Bittle tackles Columbia in first meeting

The head of Medford-based Willie Boats will get tossed right into the fire of Columbia River fish politics when he takes his seat today on the Oregon Fish and Wildlife Commission.

In Jim Bittle's first meeting as a commissioner, the commission's first order of business will be to tackle long-term reform to the Columbia's recreation and non-tribal commercial fishing seasons, allocations and gear restrictions.

The agenda summary alone covers 53 pages and it lays out a proposed blueprint for moving forward after decades of disputes, lawsuits and clashes over recreational and commercial interests, as well as wild salmon protections, conservation and impacts of the federal Endangered Species Act.

"I'll be cautious and a bit nervous going into the biggest agenda item that the state probably will face this year," Bittle said.

The commission sets fish and wildlife policies for the state and oversees the Oregon Department of Fish and Wildlife.

Bittle, 62, of Central Point was nominated in early December by Gov. Kate Brown to fill the seat vacated since spring when former state Sen. Jason Atkinson stepped down after his four-year term.

Bittle was confirmed Dec. 19 by the Oregon Senate.

Though this is Bittle's first meeting, there is not a formal swearing-in process for him before he serves, ODFW spokeswoman Michelle Dennehy said.

The new commissioner receives a letter of appointment from the governor that includes an oath of office document that has to be signed, notarized and returned to the governor, she said.

Bittle has been at Willie Boats for 32 years and president the past 10 years, and this is his first foray into public service.

His seat on the seven-member commission represents Oregon's 2nd Congressional District.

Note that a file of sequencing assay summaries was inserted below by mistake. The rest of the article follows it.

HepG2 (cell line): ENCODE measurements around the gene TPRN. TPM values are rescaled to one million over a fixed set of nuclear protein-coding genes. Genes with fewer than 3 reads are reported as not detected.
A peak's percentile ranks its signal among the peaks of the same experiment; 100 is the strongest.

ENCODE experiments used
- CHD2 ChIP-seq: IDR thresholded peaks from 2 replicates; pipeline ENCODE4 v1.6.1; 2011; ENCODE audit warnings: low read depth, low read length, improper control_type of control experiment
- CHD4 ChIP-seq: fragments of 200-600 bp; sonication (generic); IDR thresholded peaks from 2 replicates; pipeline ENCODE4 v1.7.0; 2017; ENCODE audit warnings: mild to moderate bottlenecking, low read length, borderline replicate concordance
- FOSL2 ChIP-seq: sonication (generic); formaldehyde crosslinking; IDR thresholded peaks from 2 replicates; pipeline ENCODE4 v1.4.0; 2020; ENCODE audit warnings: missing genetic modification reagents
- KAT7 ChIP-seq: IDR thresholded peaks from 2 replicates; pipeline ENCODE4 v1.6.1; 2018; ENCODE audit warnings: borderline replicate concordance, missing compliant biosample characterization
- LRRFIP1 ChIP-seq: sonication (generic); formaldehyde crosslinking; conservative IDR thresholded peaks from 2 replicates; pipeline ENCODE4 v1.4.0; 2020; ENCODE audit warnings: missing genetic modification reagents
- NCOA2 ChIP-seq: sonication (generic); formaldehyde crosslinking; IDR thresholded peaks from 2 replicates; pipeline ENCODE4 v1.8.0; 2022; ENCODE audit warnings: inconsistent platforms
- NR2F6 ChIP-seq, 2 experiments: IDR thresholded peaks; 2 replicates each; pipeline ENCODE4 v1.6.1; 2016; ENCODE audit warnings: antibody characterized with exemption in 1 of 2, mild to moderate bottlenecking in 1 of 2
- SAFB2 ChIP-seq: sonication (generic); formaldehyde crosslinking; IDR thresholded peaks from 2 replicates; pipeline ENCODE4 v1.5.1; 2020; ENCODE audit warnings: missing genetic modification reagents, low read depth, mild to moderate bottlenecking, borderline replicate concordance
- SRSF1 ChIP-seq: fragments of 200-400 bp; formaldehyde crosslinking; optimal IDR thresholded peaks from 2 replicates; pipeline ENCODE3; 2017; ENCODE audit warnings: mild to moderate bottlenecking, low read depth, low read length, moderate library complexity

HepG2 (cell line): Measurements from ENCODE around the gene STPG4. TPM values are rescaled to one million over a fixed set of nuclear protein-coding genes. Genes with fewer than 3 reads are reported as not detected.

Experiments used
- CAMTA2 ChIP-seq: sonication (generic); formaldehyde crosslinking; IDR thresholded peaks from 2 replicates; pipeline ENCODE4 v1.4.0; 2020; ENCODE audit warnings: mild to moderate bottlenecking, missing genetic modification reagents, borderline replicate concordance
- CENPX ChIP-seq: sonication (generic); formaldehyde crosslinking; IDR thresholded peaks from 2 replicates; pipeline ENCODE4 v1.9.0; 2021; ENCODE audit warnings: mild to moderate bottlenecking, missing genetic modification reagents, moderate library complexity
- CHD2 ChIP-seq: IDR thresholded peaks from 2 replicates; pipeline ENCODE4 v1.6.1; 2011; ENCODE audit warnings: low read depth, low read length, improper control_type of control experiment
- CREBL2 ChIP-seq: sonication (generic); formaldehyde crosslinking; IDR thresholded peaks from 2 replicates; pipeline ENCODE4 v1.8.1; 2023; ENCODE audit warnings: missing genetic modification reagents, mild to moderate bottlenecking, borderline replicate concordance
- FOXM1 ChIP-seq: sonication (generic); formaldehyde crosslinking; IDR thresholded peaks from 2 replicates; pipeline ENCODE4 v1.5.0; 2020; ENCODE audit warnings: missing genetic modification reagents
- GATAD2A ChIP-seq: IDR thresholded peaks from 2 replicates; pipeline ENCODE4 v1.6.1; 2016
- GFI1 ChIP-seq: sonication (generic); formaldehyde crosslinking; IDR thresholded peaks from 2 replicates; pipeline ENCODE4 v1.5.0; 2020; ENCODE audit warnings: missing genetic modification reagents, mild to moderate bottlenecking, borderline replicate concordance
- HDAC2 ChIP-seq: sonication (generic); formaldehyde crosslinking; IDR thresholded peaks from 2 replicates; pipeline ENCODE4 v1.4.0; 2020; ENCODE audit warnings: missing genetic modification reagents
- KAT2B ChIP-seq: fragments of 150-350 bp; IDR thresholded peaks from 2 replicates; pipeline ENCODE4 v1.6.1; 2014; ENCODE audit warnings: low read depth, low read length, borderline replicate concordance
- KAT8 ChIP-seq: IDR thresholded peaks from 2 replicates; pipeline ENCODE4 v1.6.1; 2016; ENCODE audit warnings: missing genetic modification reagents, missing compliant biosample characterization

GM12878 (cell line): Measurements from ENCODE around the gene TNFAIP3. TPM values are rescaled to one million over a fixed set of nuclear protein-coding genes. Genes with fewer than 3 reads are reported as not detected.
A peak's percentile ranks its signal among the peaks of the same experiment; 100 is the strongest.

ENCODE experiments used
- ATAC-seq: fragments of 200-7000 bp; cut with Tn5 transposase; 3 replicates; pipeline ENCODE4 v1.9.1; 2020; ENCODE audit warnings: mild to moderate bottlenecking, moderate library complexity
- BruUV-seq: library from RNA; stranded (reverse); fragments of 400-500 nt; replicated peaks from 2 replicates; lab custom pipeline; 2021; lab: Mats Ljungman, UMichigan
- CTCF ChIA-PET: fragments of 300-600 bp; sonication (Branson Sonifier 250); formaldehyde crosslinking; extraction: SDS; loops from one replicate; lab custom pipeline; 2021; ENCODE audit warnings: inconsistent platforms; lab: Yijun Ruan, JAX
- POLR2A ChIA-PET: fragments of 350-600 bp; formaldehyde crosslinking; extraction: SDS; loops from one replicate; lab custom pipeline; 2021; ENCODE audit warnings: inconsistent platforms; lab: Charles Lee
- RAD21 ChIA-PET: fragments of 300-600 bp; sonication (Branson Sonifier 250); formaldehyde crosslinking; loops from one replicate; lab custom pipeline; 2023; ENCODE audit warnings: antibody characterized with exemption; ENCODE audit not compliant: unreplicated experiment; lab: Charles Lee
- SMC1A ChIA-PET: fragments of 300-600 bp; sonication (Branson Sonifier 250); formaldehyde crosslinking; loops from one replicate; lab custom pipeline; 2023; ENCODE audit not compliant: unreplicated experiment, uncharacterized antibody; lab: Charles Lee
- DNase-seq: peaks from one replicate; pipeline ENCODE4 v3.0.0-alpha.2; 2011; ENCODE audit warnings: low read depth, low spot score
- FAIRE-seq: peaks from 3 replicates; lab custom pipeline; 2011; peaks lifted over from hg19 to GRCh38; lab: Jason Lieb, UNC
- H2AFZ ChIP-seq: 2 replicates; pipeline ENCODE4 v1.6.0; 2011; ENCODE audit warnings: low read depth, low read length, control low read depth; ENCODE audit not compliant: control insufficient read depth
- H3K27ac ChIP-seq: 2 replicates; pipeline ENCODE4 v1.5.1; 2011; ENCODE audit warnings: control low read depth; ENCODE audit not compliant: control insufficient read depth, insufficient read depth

His appointment means three of the seven commissioners have strong Southern Oregon ties.

Commission Chair Michael Finley of Medford is the former superintendent of Yosemite, Everglades and Yellowstone national parks and holds the at-large seat assigned to Western Oregon. Bob Webber of Port Orford was a longtime Medford lawyer who represents the 4th Congressional District on the commission.

Bittle was appointed president of Willie Boats by its founder, Willie Illingworth, in November 2006. Illingworth, who was a pioneer in the aluminum driftboat and powerboating industry that has made the Rogue Valley its Pacific Northwest hub, died the following March of cancer.

Bittle's long-standing reputation within the sportfishing industry gained Bittle strong constituent support for his nomination, which was opposed by Eastern Oregon cattle interests unhappy that no one from Eastern Oregon would be on the current commission.

Spring bear tags selling fast

Tags for the spring black bear hunt in southwest Oregon are on pace to be sold out by early February.

The Oregon Department of Fish and Wildlife reports that 3,100 of the 4,400 tags available for the hunt already have been sold.

The southwest Oregon hunt is the only spring black bear hunt sold on a first-come, first-served basis, and it regularly sells out before the hunt, which runs April 1 through May 31 in five southwest Oregon counties.

The tags have been available at point-of-sale license outlets statewide since Dec. 1, when 2016 hunting licenses and tags became available.

The rest of Oregon's spring bear hunts are controlled hunts, and applications for the various hunts are due Feb. 10. Applications can be made at point-of-sale locations and online at www.dfw.state.or.us.

— Reach Mail Tribune reporter Mark Freeman at 541-776-4470 or mfreeman@mailtribune.com. Follow him on Twitter at www.twitter.com/MTwriterFreeman.

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